Farmers take control of local supply chain

Food producers in the Toowoomba region of Queensland take the local food chain into their own hands to increase sales

Farmers take control of local supply chain
Farmers take control of local supply chain

January 20, 2012

In what they say is an Australian first, the South Eastern Queensland Regional Food Network, in partnership with local councils, tourism organisations and the government will help farmers in the region to develop alternative supply options for their product.

The farmers will develop a short supply chain through their local food system to increase their customer base and profits using the skills and information provided by upcoming "Shed Meetings" in Applethorpe and Toowoomba.

Presented by the South Eastern Queensland Country (SEQC) Regional Food Network, the meetings aim to provide the local farmers with the
and skills tothey need
connect to the local food supply chain and maximise opportunities for selling their products locally.

"A regional food system is a concept which provides an alternative to the central market system," explains the SEQC Regional Food Network’s Rose Wright, who will facilitate the shed meetings.

"It is a locally based trading system that shortens the distance between consumers and producers achieving economic, social and environmental sustainability outcomes."

Southern Downs producer Dave Evans is enthusiastic about the possibilities that this concept could bring to his business.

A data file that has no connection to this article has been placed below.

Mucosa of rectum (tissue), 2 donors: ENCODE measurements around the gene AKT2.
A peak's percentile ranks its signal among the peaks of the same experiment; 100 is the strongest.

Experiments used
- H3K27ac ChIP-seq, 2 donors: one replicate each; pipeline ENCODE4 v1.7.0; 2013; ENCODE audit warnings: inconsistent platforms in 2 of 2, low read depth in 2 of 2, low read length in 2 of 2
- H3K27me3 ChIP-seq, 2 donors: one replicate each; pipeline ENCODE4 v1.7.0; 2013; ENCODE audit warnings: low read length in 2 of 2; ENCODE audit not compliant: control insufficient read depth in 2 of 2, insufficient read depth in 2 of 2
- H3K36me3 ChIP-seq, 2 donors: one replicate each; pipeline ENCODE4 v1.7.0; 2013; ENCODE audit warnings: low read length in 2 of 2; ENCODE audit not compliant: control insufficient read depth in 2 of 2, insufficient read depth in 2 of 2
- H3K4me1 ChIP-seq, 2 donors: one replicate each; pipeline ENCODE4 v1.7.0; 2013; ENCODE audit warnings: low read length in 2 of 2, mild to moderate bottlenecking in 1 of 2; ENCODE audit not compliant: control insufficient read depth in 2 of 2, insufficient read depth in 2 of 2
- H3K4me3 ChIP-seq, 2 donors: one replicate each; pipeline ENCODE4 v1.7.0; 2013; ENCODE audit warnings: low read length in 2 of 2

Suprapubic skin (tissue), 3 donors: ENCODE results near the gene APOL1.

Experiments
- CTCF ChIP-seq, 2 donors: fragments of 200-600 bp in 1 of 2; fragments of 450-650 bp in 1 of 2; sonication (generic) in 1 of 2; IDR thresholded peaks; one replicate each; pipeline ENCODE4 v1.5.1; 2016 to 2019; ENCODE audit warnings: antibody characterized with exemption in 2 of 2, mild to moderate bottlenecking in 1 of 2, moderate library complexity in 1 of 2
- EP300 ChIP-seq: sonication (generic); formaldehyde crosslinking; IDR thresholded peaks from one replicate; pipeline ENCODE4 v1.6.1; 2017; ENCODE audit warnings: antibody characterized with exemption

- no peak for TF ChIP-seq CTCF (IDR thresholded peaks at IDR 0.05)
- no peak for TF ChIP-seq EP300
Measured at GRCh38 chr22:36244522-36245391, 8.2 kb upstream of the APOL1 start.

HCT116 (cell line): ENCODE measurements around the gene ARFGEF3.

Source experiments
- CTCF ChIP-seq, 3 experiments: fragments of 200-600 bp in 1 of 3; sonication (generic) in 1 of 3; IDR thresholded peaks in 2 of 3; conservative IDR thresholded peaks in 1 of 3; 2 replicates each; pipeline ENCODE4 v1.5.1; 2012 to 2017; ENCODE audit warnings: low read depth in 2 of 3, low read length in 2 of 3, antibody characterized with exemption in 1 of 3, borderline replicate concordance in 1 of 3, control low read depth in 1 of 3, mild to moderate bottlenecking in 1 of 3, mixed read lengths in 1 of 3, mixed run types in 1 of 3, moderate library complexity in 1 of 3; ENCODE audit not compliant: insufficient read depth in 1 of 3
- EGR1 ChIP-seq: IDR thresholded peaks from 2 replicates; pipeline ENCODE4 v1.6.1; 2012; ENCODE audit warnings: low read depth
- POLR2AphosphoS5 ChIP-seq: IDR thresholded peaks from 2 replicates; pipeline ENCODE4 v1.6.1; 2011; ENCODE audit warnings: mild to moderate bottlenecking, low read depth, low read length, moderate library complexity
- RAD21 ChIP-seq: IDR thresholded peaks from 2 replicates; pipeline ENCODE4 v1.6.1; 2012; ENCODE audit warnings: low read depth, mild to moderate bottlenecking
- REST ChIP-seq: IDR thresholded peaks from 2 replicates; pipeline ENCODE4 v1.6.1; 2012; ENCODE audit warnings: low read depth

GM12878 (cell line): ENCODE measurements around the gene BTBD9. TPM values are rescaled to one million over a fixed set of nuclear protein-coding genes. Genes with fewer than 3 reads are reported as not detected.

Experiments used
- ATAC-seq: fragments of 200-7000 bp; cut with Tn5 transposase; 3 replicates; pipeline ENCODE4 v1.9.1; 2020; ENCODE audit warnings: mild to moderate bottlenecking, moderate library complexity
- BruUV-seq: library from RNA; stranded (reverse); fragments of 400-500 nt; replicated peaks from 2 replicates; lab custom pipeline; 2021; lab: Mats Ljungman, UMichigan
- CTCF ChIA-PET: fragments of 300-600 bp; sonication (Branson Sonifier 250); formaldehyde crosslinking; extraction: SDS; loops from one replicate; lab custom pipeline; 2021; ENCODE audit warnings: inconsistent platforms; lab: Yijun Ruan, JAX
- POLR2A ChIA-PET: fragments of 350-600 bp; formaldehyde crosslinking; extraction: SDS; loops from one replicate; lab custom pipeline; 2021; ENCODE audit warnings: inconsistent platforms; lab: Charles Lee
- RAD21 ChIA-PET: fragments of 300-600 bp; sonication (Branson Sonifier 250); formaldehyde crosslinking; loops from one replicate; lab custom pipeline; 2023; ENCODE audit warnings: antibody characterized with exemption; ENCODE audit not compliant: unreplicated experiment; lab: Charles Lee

"We pay a fortune in commissions to central markets to be told one day our produce is good, next day it’s not, too small, not small enough and we pray to get a cheque," he says.

"It’s time for us to consider investing in a system which supports ourselves. An alternative to fall back on – to get a bit back. I’m ready to be a price maker instead of a price taker."

Alaringa Organics’ Ian Moss (pictured) is another local producer who supports the idea.

"It wasn’t until I attended the last Regional Food Network shed meeting that I realised they are not trying to take all of my produce and sell it for me but rather play ‘match maker’," he says.

"I can still sell the majority of my produce as I always have and start feeding some into this new venture as the demand arises. It also gives me a chance to diversify a little and get another source of income from the farm."

Tthis is the first time we’ve had local, state and federal support for this type of thing," another farmer comments.

"If we don’t jump on board now – it could be too late. I’m sick of chasing my tail!"

Southern Downs/Granite shed meetings to be held:

Tuesday February 7, 3-5pm at Applethorpe Research Station
Wednesday February
3-5pm, at the DEEDI conference facilities, 203 Tor St, Toowoomba

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